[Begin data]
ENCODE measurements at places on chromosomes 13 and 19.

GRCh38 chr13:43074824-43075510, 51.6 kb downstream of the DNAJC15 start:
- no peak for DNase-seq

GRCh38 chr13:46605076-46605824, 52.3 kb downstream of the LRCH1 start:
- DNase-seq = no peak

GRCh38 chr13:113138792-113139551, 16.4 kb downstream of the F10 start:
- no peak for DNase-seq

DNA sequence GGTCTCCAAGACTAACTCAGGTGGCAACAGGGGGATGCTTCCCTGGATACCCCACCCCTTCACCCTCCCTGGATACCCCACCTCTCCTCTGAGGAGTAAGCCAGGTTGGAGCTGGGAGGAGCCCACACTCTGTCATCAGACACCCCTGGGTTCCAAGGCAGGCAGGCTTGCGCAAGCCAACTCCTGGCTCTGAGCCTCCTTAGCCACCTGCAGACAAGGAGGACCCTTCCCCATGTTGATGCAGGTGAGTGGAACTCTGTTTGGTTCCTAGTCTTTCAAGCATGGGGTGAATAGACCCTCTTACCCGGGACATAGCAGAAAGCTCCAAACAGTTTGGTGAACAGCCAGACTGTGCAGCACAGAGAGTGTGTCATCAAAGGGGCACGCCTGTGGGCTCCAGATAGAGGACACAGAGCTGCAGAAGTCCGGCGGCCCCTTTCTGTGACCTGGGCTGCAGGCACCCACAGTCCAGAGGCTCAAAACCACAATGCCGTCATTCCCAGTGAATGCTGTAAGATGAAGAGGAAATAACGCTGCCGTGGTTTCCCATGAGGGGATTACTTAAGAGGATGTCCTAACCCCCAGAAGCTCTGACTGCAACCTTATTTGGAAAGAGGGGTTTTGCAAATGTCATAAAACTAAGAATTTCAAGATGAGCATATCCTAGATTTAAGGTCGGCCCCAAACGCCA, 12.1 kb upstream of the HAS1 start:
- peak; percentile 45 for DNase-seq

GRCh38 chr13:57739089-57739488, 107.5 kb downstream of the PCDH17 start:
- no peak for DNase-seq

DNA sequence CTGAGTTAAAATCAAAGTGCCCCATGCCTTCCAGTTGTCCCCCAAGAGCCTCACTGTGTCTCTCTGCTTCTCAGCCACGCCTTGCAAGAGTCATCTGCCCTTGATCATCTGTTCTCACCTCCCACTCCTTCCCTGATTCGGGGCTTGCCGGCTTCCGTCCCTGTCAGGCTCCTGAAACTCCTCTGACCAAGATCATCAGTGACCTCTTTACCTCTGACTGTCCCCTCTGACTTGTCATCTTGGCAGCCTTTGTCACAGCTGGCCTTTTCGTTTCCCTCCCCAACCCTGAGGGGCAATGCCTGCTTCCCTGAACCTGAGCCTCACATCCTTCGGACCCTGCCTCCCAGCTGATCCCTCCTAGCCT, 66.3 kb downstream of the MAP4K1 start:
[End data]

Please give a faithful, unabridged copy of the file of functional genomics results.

ENCODE measurements at places on chromosomes 13 and 19.

GRCh38 chr13:43074824-43075510, 51.6 kb downstream of the DNAJC15 start:
- no peak for DNase-seq

GRCh38 chr13:46605076-46605824, 52.3 kb downstream of the LRCH1 start:
- DNase-seq = no peak

GRCh38 chr13:113138792-113139551, 16.4 kb downstream of the F10 start:
- no peak for DNase-seq

DNA sequence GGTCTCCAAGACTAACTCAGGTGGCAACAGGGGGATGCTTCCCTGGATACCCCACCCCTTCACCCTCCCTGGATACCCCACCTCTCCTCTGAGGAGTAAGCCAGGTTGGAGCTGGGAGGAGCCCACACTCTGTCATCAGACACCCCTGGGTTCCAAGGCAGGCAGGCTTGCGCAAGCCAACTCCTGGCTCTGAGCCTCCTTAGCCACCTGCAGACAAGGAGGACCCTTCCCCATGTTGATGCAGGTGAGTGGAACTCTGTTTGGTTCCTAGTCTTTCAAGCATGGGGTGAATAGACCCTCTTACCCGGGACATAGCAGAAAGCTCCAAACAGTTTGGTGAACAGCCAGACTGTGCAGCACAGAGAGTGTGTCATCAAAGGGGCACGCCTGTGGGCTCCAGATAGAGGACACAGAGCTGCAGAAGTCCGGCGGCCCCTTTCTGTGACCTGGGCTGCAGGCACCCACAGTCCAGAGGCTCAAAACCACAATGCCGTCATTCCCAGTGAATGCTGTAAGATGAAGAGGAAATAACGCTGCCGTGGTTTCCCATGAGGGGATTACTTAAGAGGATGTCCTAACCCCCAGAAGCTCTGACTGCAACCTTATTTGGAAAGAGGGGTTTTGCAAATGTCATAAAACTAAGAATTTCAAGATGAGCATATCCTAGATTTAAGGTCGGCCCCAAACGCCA, 12.1 kb upstream of the HAS1 start:
- peak; percentile 45 for DNase-seq

GRCh38 chr13:57739089-57739488, 107.5 kb downstream of the PCDH17 start:
- no peak for DNase-seq

DNA sequence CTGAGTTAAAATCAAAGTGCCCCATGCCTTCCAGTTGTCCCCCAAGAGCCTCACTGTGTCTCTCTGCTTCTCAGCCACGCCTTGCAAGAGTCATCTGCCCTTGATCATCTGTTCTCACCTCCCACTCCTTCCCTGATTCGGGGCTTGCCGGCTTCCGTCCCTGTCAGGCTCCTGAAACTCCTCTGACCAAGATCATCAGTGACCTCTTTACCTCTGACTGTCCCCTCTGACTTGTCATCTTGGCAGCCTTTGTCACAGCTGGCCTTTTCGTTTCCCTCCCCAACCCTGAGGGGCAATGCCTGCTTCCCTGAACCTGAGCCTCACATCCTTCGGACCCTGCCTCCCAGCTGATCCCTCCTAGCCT, 66.3 kb downstream of the MAP4K1 start: